Terminator 2: Judgment Day 3D

Terminator 2 3D

You just can’t go around the streets killing people. Well, you can actually. James Cameron has revisited one of the key films of the 90s and possibly the greatest action film ever made. It was re-released for one night only – 29 August –  the date the T-1000 was released to an unsuspecting world. In this time-defying work Sarah Connor (Linda Hamilton) is whiling away the months in a state mental health facility while her kid John (Edward Furlong) is in foster care practising those sneaky skillsets that his mom has taught him because in the future he’s the leader of the humans in a machine-led dystopia. While T-1000 (Robert Patrick) has been sent back to kill John, The Terminator (Arnold Schwarzenegger) has been sent to protect him in one of the greatest face-offs (literally) you will ever see. Once the computer boffin (Joe Morton) has been engaged rather forcibly to help destroy his creations (in a philosophical 360 these will destroy too) there is nothing for it but fight to the death. I didn’t like the 3D and it actually added nothing but migraine in this 4K edition. This is sensational from concept to execution. And you don’t need me to repeat the lines or the warmth between Der Ahnuld and Furlong or the genius of casting Hamilton who is ripped to the max in the greatest action role outside of Sigourney in Aliens. Robert Patrick gives me nightmares. This is future shock like no other. No need to tamper with brilliance so the visual jolts bothered me greatly:  a weird choice given that this is a warning about technology, a fever dream that has particular resonance today.  Written by Cameron and William Wisher Jr. This is intense.

White Oleander (2002)

White oleander.jpg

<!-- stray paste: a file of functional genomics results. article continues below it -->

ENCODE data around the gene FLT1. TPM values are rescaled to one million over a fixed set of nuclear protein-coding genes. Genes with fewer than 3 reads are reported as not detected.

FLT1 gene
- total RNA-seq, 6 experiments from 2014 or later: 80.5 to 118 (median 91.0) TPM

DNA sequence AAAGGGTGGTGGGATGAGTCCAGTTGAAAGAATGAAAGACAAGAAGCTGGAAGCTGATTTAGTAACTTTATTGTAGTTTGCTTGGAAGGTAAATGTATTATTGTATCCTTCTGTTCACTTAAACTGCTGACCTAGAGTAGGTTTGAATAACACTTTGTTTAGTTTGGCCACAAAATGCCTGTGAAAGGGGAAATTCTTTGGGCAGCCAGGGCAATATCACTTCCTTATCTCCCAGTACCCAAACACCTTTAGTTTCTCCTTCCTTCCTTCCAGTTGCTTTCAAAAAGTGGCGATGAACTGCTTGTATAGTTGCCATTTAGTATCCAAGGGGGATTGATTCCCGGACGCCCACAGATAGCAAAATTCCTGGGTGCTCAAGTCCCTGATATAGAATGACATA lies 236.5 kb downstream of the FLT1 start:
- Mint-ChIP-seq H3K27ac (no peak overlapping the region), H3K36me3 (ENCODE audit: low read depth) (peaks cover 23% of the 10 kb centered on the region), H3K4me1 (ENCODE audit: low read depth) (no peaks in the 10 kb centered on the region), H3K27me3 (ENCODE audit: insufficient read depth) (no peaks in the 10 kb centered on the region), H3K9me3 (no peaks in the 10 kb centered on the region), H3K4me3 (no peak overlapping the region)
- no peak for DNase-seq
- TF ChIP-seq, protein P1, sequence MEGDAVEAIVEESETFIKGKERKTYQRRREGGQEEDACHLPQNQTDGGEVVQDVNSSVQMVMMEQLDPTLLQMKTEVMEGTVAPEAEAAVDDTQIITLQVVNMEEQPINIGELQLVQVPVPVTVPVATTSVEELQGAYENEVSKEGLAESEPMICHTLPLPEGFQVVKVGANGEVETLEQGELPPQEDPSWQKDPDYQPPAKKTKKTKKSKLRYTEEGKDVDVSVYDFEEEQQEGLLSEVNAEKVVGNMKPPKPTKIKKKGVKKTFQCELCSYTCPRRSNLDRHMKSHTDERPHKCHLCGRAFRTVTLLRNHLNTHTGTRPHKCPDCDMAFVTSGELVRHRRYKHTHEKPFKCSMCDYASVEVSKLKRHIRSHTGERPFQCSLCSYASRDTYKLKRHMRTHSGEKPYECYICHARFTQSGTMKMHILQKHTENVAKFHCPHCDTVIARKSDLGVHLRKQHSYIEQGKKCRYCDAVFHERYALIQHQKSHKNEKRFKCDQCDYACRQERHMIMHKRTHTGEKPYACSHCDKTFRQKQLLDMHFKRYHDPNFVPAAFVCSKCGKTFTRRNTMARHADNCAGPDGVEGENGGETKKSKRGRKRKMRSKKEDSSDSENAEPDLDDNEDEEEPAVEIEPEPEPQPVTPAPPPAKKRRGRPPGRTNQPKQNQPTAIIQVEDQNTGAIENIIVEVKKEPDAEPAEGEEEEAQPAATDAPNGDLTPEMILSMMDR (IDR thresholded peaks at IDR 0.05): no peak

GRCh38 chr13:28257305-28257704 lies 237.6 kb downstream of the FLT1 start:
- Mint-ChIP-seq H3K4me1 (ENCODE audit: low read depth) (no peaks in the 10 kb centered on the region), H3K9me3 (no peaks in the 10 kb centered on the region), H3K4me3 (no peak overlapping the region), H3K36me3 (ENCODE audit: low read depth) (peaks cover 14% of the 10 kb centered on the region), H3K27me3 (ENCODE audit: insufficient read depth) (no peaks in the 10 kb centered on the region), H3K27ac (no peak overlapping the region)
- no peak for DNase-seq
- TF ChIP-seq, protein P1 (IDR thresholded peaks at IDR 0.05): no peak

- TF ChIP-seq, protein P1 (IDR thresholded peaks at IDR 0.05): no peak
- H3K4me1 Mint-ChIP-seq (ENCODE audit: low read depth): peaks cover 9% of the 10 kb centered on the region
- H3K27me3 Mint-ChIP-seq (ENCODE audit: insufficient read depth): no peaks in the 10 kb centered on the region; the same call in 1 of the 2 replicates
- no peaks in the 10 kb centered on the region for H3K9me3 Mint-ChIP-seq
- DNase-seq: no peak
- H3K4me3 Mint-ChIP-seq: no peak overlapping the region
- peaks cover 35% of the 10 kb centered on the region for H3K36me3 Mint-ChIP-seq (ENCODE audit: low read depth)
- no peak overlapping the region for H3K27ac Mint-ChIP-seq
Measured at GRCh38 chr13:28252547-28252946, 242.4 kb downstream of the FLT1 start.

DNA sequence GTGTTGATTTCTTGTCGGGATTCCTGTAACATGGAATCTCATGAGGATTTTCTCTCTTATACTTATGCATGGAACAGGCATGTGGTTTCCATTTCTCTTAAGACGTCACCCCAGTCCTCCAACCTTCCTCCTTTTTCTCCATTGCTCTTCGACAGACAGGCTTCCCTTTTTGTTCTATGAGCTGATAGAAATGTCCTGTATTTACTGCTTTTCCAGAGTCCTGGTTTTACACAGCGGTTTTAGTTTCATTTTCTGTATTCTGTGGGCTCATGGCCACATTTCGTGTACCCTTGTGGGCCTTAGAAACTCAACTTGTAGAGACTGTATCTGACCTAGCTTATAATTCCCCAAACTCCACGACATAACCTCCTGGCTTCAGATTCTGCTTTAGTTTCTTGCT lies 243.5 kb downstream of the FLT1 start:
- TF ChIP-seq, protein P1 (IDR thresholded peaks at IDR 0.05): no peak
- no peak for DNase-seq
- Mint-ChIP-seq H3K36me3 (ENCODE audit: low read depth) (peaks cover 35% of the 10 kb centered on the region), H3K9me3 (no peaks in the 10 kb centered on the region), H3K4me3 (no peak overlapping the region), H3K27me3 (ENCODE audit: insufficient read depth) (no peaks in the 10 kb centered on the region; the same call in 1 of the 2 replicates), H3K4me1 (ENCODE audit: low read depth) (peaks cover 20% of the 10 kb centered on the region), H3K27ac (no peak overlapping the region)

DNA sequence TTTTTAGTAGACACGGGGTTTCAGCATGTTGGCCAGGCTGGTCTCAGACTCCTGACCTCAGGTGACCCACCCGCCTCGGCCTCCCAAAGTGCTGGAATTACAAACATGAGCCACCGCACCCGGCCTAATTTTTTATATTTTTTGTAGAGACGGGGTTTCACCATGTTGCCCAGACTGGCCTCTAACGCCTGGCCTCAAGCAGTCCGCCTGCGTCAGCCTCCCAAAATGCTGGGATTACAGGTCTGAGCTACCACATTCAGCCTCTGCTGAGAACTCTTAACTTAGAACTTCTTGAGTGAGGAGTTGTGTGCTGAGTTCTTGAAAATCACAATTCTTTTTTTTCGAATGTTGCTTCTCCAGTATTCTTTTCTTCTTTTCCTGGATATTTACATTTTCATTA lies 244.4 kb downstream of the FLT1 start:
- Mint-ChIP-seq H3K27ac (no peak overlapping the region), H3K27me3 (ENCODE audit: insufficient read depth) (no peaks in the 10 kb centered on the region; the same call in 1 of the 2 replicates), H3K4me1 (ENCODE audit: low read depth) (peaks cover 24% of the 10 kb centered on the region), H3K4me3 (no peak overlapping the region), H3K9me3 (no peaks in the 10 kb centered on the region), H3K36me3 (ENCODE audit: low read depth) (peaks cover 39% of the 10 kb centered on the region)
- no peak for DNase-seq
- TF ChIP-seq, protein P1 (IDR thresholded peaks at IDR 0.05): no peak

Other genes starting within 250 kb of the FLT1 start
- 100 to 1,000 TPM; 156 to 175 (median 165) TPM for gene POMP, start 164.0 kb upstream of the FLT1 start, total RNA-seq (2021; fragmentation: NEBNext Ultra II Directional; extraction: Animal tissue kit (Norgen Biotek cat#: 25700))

Janet Fitch’s novel is one of my favourites of the last 20 years:  a marvellous portrait of a self-centred driven artist and her destructive relationship with her teenaged daughter, who spends the latter part of her adolescence in foster care around Los Angeles when her mother murders her cheating boyfriend and gets 35 years in prison. Adapted by the gifted Mary Agnes Donoghue and directed by British documentarian Peter Kosminsky it comes to the screen also bearing the talents of an impressive cast, led by the stunning Michelle Pfeiffer and Alison Lohman, playing Ingrid the artist and Astrid the daughter, respectively. Lohman’s narration anchors the story from the setup in her natural dysfunctional home to a spell with a born again trailer trash tramp (Robin Wright Penn) who shoots her out of jealousy, to a failed movie actress (Renee Zellwegger) who falls under Ingrid’s manipulative malevolent spell and kills herself. She gravitates towards these apparently normal women who make her over and dress her the way they want and begins to find herself even as her mother tries to control her from behind prison walls. She forms an equal relationship with fellow foster child Patrick Fugit when she has to go to an institution but has enough of normal when the time comes for another home and opts for a Russian hustler (Svetlana Eframova) who teaches her street smarts and trades her silky blonde locks for gutter Goth. Lohman is a fine actress who subtly inhabits the more obvious external changes and Pfeiffer is extraordinary as the dragon mom. Kosminsky directs this potentially sentimental material assuredly. There are several changes to the novel but the important tonal and relational shifts are maintained in the spirit of the writer. It really makes you wish you could see more of everyone concerned. A very fine piece of work about art, survival and the truly imprisoning nature of mother-daughter relationships. A real treat.